I’ve started running again.
I hesitate to mention this in such a public forum which gives it an almost official status, because I’m not sure Running and I have reached that place in our relationship yet.
I also hesitate to use the word again which conveys the impression that I have ever been a serious runner. To be clear, I use the word in the manner of saying, “I have run before.” Which is not a lie.
Sometimes I run to a meeting when I am late. I will often run to the kitchen during a commercial break. Just this morning, I ran to the bathroom. So I do run, but I would not say I am a runner. There is a difference.
All that to say I am giving Running another try. And I realized something on my run today. (Does that last sentence make me sound like a runner?)
The path is not always smooth. Brilliant, right?
I run on roads (there is no sidewalk option on my side of town), and as I turned a corner I decided to venture off the road and onto the gravelly surface. It was a “short cut.” I shaved 1.25 seconds off my run.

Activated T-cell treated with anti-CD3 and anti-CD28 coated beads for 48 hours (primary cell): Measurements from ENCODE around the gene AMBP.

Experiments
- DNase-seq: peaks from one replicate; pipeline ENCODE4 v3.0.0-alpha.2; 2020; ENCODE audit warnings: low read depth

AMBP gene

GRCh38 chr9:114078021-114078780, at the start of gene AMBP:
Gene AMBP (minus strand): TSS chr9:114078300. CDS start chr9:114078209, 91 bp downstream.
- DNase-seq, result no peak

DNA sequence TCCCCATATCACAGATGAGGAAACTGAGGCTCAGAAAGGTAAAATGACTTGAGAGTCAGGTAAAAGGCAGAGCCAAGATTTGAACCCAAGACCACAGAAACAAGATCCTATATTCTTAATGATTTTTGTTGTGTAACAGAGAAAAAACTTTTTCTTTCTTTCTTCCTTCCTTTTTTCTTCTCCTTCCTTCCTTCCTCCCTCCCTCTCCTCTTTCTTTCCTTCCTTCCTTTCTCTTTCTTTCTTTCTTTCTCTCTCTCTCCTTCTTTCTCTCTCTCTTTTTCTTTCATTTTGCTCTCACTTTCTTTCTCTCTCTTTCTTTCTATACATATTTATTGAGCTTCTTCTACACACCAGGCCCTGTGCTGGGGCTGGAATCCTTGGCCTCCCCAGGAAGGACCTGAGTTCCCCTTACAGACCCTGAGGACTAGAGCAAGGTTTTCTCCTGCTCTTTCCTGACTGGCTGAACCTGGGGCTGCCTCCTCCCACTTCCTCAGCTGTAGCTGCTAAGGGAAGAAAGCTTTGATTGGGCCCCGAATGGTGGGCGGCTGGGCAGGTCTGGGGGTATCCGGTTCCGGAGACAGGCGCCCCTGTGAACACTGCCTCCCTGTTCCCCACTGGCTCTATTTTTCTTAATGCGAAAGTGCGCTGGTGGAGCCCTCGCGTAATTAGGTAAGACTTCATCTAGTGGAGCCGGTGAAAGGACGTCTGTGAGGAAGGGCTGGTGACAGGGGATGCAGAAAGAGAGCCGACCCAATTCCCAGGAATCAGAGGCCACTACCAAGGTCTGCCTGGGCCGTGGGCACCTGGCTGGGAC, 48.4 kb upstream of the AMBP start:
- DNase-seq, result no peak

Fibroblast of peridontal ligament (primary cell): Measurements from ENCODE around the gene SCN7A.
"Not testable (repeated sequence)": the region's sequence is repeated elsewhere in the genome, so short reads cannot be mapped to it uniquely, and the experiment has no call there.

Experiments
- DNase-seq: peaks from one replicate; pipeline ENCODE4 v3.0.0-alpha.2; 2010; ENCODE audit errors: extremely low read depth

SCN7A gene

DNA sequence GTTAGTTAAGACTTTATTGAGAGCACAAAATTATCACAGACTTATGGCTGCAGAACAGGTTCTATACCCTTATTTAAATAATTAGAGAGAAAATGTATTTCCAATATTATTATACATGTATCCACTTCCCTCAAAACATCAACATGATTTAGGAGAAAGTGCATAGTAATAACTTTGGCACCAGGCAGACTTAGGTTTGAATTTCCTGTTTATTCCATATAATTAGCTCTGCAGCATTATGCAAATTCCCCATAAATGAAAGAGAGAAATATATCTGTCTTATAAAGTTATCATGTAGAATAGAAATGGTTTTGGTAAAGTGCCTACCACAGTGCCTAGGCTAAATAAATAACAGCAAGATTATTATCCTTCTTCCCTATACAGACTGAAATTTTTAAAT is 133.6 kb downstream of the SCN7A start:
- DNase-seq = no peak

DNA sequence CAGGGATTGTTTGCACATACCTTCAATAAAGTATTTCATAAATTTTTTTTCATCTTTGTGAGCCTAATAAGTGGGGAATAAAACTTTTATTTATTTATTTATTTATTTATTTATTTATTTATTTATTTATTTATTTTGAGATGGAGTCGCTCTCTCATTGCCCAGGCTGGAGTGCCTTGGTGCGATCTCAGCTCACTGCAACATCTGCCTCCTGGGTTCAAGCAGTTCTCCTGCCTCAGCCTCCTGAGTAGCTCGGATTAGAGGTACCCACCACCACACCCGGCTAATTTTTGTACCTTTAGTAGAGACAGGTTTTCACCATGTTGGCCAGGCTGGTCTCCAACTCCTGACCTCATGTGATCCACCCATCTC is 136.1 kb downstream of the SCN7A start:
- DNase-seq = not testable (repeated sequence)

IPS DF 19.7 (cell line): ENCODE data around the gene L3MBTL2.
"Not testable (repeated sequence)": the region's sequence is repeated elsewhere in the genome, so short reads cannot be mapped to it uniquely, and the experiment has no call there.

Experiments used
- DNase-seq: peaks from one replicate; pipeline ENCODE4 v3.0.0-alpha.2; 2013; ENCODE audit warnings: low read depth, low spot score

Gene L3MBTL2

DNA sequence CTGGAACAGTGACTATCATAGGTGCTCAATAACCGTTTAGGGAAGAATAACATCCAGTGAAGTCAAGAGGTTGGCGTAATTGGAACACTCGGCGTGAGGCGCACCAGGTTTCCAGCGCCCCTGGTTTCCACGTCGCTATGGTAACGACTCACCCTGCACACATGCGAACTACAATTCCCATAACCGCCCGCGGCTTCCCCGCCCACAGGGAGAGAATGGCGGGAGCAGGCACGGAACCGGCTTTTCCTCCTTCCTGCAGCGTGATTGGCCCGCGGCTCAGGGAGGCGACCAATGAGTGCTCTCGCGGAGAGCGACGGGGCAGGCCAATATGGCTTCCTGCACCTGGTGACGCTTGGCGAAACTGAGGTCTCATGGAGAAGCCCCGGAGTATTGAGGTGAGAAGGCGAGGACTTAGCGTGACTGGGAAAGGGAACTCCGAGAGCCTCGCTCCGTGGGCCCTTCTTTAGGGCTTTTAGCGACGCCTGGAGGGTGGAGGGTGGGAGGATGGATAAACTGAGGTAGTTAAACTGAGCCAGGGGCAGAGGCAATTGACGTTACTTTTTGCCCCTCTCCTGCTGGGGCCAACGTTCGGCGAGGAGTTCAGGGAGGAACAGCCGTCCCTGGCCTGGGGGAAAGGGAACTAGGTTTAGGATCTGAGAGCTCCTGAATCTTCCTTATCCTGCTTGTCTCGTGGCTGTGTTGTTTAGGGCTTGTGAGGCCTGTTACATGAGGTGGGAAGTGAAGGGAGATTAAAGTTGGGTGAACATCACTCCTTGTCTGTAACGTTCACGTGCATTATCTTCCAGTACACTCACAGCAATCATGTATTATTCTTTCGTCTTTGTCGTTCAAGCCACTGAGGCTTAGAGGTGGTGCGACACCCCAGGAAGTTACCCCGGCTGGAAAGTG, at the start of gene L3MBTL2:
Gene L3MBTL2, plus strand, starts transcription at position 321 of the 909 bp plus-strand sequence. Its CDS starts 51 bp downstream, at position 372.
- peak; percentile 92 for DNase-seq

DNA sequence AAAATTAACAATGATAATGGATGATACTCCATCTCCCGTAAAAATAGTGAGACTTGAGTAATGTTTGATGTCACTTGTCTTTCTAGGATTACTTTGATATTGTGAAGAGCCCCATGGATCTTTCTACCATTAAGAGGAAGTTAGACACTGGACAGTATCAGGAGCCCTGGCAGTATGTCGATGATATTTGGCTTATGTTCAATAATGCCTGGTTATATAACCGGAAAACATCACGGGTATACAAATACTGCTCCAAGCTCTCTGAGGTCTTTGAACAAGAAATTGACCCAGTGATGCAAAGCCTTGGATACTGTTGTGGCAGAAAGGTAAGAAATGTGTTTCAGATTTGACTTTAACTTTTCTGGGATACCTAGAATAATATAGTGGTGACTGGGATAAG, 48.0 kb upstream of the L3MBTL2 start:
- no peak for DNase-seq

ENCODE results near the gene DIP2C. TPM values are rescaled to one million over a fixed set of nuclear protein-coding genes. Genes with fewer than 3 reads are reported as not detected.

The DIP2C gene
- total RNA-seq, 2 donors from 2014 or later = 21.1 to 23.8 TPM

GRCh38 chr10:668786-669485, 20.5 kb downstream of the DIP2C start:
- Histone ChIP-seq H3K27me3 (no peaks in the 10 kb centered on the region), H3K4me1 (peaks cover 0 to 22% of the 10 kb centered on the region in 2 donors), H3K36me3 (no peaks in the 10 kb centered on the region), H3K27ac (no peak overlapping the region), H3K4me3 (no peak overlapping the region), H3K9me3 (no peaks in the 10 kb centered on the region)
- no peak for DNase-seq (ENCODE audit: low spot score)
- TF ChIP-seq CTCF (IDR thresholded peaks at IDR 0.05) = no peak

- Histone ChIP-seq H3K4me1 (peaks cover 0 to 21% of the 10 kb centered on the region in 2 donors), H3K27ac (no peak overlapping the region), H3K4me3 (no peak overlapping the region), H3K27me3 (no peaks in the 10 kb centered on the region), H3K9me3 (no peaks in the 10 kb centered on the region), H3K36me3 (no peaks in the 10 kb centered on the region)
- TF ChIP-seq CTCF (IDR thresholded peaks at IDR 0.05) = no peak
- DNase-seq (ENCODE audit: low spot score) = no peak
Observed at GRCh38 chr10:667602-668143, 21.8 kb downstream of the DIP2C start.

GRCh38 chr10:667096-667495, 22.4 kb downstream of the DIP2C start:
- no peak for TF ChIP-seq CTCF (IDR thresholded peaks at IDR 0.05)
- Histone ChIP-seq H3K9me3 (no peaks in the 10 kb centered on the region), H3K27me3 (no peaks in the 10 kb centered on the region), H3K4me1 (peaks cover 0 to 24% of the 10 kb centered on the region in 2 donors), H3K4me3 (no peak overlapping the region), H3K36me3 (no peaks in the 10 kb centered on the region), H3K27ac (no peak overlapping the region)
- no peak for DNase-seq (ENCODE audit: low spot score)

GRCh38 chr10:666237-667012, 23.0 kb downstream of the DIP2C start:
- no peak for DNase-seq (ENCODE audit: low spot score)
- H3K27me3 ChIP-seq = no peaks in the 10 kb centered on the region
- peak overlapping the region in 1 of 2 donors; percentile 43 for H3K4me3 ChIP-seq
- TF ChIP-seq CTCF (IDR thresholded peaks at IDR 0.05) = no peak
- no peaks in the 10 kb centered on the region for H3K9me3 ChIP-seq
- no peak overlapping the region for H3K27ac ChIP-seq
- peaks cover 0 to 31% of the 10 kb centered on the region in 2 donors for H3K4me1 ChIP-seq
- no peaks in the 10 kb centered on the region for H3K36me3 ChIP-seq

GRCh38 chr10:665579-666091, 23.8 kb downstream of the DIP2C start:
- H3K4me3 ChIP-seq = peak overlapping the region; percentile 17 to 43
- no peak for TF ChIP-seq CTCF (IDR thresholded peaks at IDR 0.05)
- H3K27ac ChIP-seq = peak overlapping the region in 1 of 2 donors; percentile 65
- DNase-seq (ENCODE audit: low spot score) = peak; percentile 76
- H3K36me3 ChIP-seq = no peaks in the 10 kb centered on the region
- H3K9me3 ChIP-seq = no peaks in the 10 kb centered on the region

I quickly noticed there were some dangerous potholes which I was able to avoid with my catlike, Barry Sanders’ moves. This was also not too difficult since I was
running jogging at a pretty moderate pace.
The light bulb was that when I run I have an expectancy the path will not make running more difficult or cause an injury. The run itself is hard enough on my body. (I really am a big baby.) The road should not be an additional obstacle to overcome.
I think sometimes I approach life in the same way, but life comes with no such guarantee. We should not be thrown off course when our course is disrupted. We should not complain or be surprised or become obsessed with life’s potholes. Everybody has them. Just get out there and keep running.
Jesus never promised us a smooth ride. But He did tell He is with us and for us. And I believe He meant that would be enough.
Another thing I realized on my run was that thinking about what I could write on my blog dramatically lessened the constant ache running produces. But eventually the pain comes back, and you realize you’re very far from your house and about 3 seconds away from a heart attack.
Then I hit what runners so happily refer to as “the wall.”
At this point, my
jog crawl still resembled a running motion, but I was going slower than most 90-year-olds with walkers. So I decided was forced to walk. I eventually made it home.
I can’t wait to do this again in two days.
Has God ever spoken to you on a run? What’d He say?